Salvation Front founder urges Algerian unity

The founder of Algeria’s outlawed Islamic Salvation Front spoke of his desire to see the North African country emerge from what he called “a dark tunnel”.

    Madani left Algeria for medical treatment in the Malaysian capital

    Speaking from Kuala Lampur in an Aljazeera exclusive on Sunday, Abbas Madani said the Algerian crisis only allowed for two possible outcomes – either unity and political development or slipping back "into the lap of colonisation once more".

    The first possibility, he said, required the determination of every man, woman and child to embrace “one position for the sake of leaving this dark tunnel”.

    Life in jail

    Released two months ago, the 72-year old had lived under house arrest and in jail for over 11 consecutive years, and has done time on many different occasions.

    He was detained by Army-backed officials shortly before the Salvation Front (FIS) won legislative elections in 1992 - when results were promptly annulled by the military.

    Brief biography

    Joined the National Liberation Front in 1954 to fight the French in a war that left more than a million Algerians dead.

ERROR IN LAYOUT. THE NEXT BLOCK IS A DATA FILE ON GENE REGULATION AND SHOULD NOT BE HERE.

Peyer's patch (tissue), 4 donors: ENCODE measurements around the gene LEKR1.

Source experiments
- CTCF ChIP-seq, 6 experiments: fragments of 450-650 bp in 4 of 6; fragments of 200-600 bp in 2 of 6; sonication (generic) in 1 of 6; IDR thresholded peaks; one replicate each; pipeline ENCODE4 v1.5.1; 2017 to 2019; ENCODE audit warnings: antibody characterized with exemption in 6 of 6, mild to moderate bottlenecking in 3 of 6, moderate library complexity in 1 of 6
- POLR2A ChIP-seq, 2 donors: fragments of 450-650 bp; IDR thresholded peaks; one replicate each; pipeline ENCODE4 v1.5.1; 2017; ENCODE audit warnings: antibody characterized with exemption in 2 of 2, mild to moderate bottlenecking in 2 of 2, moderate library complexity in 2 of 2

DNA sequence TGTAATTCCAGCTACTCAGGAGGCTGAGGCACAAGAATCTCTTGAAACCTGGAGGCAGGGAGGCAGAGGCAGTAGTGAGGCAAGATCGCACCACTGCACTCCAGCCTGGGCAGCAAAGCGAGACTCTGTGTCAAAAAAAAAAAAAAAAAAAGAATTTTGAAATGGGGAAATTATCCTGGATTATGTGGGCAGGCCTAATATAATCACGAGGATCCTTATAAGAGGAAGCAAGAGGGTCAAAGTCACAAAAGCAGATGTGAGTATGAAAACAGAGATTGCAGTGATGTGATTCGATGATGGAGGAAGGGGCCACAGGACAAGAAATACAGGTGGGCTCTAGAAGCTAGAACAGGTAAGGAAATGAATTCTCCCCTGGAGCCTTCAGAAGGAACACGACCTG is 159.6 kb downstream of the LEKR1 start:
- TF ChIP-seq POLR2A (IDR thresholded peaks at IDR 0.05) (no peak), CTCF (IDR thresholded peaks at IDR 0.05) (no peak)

Spent most of the conflict in jail after he was arrested for leading a failed attack on a radio station.

    He later studied for a degree in philosophy before being granted a scholarship to study in Britain, where he took a doctorate in education.

    In 1988, riots against economic hardships propelled Madani to the forefront of Algeria's Islamist movement. 
    That same year he founded the FIS.

    Between 100,000 and 150,000 people were killed in the resulting violence.

    Despite his poor health – some members of the political elite still fear the FIS leader may encourage Islamists ahead of presidential elections in April 2004.

    Mixed message

    Highlighting the need for a political, structural, economic and social solutions to the instability which has wracked Algeria for decades, his televised speech appeared to promote cooperation with the government.

    Since President Abd al-Aziz Bouteflika declared an amnesty for all armed groups that surrendered weapons two years ago, violence in the country has decreased noticeably.

    But Madani himself has not commented or condemned armed resistance specifically.

    The FIS founder even warned viewers of serious consequences when men “back down from obtaining their rights".

    However, he concluded his speech saying nationals from all walks of life and all ideologies need to “extend the hand of cooperation” to achieve a lasting settlement.

    The Islamist leader also described the demand for the release of some prisoners as “a step in the right direction toward a solution to the Algerian crisis”.

    SOURCE: Aljazeera


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